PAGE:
Poland's tide of protest over food shortages and rationing failures is catching the headlines. But the most significant political development of the past week is the growing role of the Army in the Polish government and the personally strengthened position of Gen Wojciech Jaruzelski at its head.
Prime Minister Jaruzelski now has virtually all the vital sectors of government under his own control. He himself is defense minister. In his latest reshuffle he brought two more generals into the Cabinet, making four in all. And close associates are in charge of internal affairs, security, energy, and administration.
Besides the prime minister himself, the Cabinet's military figures are Gen. Tadeusz Hapalowski (minister of administration and local economy) and Gen. Czeslaw Kiszczak (interior minister). Both are highly regarded Army men.
Gen. Czeslaw Piotrowski was appointed minister of mining and energy a few weeks ago when Prime Minister Jaruzelski made the first of some big structural changes in government involving abolition or merger of various departments in the interests of efficiency.
A close Jaruzelski associate, Mieczyslaw Rakowski, who was made vice-premier in February when Jaruzelski took office, remains in charge of government relations with the press and the trade unions, including the dominant Solidarity organization.
Yet another associate, the distinguished professor Antoni Rajkiewicz, is brought in now as his principal economic adviser.
The premier's enhanced position was further demonstrated by his rejection of several candidates put to him as foreign minister in place of Josef Czyrek, who was elevated to the Politburo at the recent party congress.
For the time being, therefore, Mr. Czyrek is carrying on. But General Jaruzelski is known to have his own choice for the Foreign Ministry in mind and will -- he has indicated -- name him in due course.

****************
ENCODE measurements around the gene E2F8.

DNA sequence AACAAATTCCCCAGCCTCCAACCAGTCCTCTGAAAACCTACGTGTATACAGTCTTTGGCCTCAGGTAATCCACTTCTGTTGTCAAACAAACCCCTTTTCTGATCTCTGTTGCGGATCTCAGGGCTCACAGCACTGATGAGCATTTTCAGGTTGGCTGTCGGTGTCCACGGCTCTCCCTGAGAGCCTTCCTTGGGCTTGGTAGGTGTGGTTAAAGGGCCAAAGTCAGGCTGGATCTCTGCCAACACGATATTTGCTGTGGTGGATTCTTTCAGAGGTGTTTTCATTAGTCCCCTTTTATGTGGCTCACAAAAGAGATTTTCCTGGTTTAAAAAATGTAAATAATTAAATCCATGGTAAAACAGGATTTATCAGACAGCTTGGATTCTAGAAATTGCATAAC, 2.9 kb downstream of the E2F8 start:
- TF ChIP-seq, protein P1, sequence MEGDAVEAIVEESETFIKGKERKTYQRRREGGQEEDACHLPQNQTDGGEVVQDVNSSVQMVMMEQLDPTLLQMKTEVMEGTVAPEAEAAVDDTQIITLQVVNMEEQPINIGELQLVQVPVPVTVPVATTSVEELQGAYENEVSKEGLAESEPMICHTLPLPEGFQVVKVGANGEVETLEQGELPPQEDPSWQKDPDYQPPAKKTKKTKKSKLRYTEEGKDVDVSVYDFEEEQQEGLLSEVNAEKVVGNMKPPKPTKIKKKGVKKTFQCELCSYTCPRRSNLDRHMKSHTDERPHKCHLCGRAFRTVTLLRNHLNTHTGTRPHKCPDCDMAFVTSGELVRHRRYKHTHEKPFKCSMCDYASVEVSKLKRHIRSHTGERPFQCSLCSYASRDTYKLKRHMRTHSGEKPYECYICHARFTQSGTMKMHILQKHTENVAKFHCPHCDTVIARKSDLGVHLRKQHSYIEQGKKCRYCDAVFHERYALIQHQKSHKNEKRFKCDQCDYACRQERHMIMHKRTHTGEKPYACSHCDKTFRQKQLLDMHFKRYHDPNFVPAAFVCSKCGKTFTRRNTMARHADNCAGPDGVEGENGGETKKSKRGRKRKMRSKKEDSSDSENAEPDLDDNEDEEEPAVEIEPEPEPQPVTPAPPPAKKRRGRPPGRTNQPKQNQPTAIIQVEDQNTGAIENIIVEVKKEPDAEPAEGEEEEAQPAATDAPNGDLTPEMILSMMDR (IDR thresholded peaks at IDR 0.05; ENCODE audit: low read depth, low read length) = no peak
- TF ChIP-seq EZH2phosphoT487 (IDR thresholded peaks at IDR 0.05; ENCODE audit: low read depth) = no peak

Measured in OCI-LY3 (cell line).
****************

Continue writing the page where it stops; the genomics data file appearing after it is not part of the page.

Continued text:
One of the more significant results of the party congress was a diminishment to some extent of the rank and power conventionally attaching to a place in the Politburo, as in all the ruling communist parties, the Polish included, until now.
Party leader Stanislaw Kania and General Jaruzelski remain the established, foremost figures in this Politburo. But few other "old guard" members survived the party congress. Today half its members are newcomers. They are professional and grass-roots representatives from the provinces, not the customary old types with some base of their own in the party nationally.
General Jaruzelski's appointment as prime minister was widely welcomed by Poles at the time. Army and uniform are respected here, almost regardless of politics. And Poles lately -- with the liberation anniversary and this weekend's nationwide tribute to the heroic Warsaw uprising of August 1944 -- have been greatly reminded of it.
The economic situation has dramatically worsened through the general's near six months in office, especially in this last month of collapse in the national food supply. But his own standing in the public mind seems unimpaired.
His now obviously stronger position and the distinctly military presence in his new Cabinet is apparently seen by many Poles as a hopeful sign that a display of stronger government able to cope with their present trials is at hand.